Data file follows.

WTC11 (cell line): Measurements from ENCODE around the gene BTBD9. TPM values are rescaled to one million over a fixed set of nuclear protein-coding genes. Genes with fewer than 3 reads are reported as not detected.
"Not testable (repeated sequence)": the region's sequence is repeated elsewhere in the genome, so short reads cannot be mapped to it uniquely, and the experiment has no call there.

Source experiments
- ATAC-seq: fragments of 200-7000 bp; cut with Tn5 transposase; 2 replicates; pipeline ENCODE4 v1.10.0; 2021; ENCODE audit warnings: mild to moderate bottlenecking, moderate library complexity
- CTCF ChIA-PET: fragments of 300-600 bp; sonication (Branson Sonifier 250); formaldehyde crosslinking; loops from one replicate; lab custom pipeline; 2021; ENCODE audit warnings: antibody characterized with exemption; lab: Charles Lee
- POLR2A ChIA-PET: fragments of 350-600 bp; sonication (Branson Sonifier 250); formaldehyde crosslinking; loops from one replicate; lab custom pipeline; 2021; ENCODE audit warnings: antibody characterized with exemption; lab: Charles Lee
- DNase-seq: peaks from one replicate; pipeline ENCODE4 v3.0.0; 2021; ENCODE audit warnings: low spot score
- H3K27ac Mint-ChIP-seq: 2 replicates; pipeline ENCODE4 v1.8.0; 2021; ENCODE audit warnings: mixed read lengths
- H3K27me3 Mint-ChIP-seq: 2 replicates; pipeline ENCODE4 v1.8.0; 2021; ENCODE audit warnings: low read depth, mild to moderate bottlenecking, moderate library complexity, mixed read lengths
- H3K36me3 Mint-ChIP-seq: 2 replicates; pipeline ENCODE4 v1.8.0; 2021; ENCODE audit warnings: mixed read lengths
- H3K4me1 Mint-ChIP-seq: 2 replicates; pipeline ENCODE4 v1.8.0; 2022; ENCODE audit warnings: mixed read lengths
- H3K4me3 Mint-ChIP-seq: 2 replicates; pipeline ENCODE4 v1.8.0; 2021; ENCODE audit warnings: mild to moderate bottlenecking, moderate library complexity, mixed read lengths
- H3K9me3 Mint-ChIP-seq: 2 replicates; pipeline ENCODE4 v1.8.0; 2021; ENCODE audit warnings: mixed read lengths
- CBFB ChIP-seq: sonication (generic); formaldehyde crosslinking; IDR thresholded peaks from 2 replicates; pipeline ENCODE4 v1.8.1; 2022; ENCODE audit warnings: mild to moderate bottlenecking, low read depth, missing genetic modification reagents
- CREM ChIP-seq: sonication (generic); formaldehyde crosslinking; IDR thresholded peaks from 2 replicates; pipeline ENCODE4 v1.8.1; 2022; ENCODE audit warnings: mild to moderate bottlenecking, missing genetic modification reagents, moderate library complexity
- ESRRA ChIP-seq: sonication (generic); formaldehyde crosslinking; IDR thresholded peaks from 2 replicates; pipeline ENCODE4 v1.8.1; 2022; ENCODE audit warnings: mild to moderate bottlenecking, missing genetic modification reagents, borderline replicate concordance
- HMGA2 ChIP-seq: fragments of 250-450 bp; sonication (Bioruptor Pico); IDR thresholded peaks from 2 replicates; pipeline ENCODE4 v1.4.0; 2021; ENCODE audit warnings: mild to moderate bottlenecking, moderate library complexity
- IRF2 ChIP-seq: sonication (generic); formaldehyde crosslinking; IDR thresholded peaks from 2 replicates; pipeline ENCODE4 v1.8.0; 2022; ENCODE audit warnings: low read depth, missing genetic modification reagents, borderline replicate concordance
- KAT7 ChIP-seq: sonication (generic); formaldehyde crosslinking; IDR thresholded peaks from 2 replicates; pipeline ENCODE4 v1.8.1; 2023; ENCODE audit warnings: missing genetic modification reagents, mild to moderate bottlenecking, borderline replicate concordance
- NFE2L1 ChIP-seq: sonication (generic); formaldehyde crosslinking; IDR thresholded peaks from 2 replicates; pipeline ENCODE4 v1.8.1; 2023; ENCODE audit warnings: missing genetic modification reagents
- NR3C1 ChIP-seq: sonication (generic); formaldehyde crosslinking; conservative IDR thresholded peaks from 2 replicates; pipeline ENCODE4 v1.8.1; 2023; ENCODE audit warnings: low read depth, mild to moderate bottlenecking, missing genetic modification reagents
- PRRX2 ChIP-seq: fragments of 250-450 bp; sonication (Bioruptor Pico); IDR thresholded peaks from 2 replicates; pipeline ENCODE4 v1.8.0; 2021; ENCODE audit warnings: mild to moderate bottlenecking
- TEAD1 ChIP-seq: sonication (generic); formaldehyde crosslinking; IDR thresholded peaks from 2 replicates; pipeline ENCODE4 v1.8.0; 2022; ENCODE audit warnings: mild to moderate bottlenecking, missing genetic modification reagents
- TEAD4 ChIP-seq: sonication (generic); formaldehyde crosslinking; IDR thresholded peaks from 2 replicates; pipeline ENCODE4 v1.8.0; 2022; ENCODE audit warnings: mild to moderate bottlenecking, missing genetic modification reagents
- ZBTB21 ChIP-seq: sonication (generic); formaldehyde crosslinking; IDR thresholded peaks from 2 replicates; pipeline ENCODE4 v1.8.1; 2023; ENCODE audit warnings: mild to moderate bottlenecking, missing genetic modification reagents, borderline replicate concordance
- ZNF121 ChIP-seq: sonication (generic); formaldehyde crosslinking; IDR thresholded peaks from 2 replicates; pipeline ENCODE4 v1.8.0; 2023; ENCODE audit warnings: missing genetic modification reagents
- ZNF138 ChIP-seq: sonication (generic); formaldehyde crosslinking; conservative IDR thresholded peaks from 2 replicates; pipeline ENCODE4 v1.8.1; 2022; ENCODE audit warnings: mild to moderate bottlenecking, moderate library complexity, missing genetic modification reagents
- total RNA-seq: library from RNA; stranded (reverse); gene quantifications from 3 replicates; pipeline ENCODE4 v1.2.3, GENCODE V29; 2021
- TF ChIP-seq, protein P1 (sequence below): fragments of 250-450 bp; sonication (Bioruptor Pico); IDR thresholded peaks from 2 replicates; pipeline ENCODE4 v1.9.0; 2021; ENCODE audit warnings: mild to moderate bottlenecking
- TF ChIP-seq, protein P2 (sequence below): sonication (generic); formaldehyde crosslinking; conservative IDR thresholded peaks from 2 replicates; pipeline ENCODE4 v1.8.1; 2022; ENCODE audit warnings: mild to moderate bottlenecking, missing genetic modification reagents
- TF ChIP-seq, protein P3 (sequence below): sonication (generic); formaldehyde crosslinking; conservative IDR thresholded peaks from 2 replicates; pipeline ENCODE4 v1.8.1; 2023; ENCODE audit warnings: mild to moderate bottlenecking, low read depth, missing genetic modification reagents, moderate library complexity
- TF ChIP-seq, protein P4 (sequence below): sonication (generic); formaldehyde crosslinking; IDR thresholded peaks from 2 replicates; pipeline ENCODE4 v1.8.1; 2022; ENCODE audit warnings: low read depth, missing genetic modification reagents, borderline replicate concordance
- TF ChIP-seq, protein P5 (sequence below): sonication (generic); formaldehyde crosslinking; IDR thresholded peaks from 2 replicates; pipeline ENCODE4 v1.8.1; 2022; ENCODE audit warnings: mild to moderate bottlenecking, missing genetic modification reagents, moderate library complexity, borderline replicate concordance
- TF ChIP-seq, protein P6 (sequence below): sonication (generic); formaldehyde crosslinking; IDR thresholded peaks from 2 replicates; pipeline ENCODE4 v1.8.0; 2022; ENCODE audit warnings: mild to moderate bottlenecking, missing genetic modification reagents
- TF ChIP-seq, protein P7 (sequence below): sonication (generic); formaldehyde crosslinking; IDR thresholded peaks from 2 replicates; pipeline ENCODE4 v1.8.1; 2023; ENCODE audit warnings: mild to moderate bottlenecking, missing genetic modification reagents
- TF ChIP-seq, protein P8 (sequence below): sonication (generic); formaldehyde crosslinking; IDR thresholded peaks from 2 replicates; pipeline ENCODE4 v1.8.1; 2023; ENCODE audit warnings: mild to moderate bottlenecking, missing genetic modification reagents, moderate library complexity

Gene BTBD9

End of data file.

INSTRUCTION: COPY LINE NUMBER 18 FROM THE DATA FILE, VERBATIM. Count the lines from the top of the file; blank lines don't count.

- IRF2 ChIP-seq: sonication (generic); formaldehyde crosslinking; IDR thresholded peaks from 2 replicates; pipeline ENCODE4 v1.8.0; 2022; ENCODE audit warnings: low read depth, missing genetic modification reagents, borderline replicate concordance